Are you struggling with sleep? Has it become more difficult to get the sleep you need since we started social distancing?
You are not alone! So, why are we struggling to sleep more during COVID-19?
There are two main reasons for our increased trouble with sleep. First, many of us are experiencing higher levels of stress or anxiety, and secondly, our routines may have changed significantly.
When we have uncertainty in our lives, our stress increases. We may be worrying about our families, our health or our businesses. We may be balancing childcare and other responsibilities that we had help with before COVID-19. Our nervous system then goes into high-alert, ready to protect us from danger. If we need to stay alert and ready to protect ourselves and our families from danger, we cannot be sleeping. Even though we know that we are safe in our beds, our nervous system may not get the message. There are good strategies to help our nervous system get the message such as adding more laughter into your day, singing, deep breathing, meditation, exercise or yoga.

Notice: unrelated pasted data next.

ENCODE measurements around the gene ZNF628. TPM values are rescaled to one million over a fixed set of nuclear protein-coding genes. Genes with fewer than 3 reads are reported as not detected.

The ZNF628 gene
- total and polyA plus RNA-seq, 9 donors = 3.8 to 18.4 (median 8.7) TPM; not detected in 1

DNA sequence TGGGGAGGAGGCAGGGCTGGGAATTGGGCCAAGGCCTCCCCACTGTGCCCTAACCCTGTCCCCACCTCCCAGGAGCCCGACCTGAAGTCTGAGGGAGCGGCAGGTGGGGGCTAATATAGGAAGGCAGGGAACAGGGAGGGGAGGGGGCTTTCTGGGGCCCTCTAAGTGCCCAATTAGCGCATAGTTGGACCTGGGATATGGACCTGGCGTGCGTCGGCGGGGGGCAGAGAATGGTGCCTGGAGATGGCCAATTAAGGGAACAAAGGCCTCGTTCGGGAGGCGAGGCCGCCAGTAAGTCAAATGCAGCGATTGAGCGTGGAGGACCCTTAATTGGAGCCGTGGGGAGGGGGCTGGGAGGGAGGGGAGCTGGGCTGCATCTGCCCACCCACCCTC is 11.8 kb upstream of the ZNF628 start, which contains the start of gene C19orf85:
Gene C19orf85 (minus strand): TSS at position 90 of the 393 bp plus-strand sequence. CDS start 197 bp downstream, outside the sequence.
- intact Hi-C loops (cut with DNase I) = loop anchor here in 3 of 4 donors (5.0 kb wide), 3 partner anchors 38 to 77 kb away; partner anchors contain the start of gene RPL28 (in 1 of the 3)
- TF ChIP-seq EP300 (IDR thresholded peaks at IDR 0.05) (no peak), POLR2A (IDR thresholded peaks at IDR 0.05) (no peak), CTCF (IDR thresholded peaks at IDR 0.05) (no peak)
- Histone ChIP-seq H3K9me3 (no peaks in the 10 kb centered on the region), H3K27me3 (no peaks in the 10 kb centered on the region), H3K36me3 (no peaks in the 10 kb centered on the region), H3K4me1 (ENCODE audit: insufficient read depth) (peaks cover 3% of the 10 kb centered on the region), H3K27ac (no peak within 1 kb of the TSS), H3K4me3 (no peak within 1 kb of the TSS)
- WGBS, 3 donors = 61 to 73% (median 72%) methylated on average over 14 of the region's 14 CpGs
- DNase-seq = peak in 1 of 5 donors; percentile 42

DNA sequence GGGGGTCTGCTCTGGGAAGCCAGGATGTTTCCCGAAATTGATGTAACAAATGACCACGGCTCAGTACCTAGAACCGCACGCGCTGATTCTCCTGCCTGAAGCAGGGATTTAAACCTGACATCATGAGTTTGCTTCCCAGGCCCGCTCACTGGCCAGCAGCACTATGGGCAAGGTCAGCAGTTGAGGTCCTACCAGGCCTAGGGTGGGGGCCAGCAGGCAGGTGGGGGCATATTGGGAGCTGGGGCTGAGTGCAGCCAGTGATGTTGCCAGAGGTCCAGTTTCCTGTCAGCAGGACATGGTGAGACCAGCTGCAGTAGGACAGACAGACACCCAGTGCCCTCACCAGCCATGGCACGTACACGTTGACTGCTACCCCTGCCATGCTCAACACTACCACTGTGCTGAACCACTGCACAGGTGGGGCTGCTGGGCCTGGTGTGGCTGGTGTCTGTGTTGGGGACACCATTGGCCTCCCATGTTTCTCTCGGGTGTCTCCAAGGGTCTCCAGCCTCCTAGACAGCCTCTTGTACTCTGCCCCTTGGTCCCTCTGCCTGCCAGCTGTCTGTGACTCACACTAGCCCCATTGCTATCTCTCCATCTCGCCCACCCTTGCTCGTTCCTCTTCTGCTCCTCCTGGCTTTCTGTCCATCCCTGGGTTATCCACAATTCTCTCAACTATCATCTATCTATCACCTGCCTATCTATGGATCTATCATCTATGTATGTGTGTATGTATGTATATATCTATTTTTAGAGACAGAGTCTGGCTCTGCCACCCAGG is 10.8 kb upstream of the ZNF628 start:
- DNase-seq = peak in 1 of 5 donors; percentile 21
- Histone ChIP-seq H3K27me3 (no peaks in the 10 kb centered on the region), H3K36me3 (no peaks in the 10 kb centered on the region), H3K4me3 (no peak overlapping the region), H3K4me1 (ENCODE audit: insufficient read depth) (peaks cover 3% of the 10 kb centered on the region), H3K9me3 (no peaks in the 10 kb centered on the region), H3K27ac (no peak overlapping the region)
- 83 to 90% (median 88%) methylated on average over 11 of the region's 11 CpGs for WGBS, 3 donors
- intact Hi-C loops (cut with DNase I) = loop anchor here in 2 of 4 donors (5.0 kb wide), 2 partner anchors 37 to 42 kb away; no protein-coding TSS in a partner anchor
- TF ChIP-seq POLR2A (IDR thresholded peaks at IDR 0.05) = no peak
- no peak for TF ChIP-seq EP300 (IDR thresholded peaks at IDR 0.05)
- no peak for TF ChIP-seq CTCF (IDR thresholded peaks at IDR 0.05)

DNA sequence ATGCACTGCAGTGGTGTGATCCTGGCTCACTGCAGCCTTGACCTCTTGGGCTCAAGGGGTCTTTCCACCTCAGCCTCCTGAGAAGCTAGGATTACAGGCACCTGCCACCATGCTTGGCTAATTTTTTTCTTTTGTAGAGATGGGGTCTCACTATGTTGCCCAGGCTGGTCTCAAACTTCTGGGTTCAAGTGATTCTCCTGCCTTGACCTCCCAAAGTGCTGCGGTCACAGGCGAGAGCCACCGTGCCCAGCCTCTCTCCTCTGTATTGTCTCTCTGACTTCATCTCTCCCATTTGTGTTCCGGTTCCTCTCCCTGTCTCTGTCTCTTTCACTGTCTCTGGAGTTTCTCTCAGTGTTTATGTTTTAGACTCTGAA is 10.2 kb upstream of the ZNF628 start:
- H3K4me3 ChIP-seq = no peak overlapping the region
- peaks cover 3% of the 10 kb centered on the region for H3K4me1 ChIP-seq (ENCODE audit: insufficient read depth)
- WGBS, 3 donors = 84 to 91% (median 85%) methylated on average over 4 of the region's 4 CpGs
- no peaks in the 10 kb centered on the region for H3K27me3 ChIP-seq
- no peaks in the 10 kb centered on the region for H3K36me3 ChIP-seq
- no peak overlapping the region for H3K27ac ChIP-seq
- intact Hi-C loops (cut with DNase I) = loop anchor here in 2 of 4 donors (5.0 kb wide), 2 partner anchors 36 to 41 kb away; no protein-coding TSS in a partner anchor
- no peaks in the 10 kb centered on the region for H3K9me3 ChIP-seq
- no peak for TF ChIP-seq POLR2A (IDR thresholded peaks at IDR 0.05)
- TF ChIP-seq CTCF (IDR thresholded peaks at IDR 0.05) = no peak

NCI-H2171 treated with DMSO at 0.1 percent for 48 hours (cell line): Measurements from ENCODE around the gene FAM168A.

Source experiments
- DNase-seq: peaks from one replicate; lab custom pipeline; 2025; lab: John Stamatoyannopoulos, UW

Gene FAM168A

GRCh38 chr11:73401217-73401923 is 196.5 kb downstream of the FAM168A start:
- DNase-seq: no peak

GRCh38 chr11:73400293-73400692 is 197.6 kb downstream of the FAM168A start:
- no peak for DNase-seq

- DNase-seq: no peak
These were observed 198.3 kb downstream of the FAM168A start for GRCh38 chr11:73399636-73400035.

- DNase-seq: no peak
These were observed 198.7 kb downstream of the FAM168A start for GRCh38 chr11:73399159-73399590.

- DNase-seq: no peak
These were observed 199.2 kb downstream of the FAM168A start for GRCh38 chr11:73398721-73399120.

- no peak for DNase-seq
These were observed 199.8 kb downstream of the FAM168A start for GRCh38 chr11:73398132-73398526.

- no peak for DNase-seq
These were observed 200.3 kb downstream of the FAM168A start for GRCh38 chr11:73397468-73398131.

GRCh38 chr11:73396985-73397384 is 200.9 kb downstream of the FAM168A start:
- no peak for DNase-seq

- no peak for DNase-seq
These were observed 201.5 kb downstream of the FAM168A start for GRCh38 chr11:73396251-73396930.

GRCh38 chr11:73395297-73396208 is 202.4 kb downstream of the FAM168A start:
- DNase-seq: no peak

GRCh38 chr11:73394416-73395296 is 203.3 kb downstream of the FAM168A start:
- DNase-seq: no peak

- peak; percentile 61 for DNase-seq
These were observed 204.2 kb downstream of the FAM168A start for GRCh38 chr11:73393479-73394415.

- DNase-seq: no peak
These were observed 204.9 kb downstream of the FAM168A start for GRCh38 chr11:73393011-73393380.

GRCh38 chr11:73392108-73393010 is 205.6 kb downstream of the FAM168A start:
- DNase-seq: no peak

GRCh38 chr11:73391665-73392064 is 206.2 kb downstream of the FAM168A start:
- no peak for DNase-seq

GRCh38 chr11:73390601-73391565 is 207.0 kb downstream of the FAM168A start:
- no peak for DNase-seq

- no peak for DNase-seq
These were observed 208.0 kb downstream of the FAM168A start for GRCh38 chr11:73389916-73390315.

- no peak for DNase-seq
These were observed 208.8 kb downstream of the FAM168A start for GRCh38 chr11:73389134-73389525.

Allowing the nervous system to feel safer throughout the day, will allow our nervous system to feel safer at bedtime. I recommend adding in about 30 minutes of movement, 30 minutes of laughter and 30 minutes of a contemplative activity (meditation, prayer, deep breathing) each day. These can be broken up into smaller chunks throughout the day. Over time, your nervous system will start to get the message that you are safe and can rest.
To sleep well, we depend on regular cues to keep a rhythm to the day. The two biggest cues that humans use are daylight and the time that food is available. We have evolved to be awake when it is light and when we have food available.
During social distancing, we often have fewer time specific commitments. Also, if we are home more, we may be lacking external time cues such as daylight hours. We may be eating at inconsistent times. Having some set times during the day can help us re-establish our daily rhythms. For example, can you set a regular wake up time even if it is different than normal? Can you establish set mealtimes? Can you get outside during the daylight hours?
I have put together a free booklet entitled Build Your Day for Better Sleep. Please download a copy at sarahgoodOT.ca/sleep.
Author: Sarah Good
Bio: Sarah Good is based out of Ottawa, Ontario. She is the Founder of Sarah Good Occupational Therapy, where she supports people living with chronic pain, women’s health issues, or mood disorders in becoming more active and living their lives more fully. To receive regular tips, please join her mailing list. Sarah also provides learning opportunities for other OTs.
Is the Covid-19 Pandemic Keeping You Awake at Night? Here’s some expert advice on how to get some sleep. The Globe and Mail. April 1, 2020
An Occupational Therapist’s Guide to Sleep and Sleep Problems edited by Andrew Green and Cary Brown 2015